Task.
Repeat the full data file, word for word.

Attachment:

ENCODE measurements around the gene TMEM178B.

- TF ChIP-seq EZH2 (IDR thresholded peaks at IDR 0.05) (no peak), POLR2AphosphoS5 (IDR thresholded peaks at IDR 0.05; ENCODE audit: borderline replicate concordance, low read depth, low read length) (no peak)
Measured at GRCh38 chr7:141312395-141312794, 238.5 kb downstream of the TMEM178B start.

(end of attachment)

ENCODE measurements around the gene TMEM178B.

- TF ChIP-seq EZH2 (IDR thresholded peaks at IDR 0.05) (no peak), POLR2AphosphoS5 (IDR thresholded peaks at IDR 0.05; ENCODE audit: borderline replicate concordance, low read depth, low read length) (no peak)
Measured at GRCh38 chr7:141312395-141312794, 238.5 kb downstream of the TMEM178B start.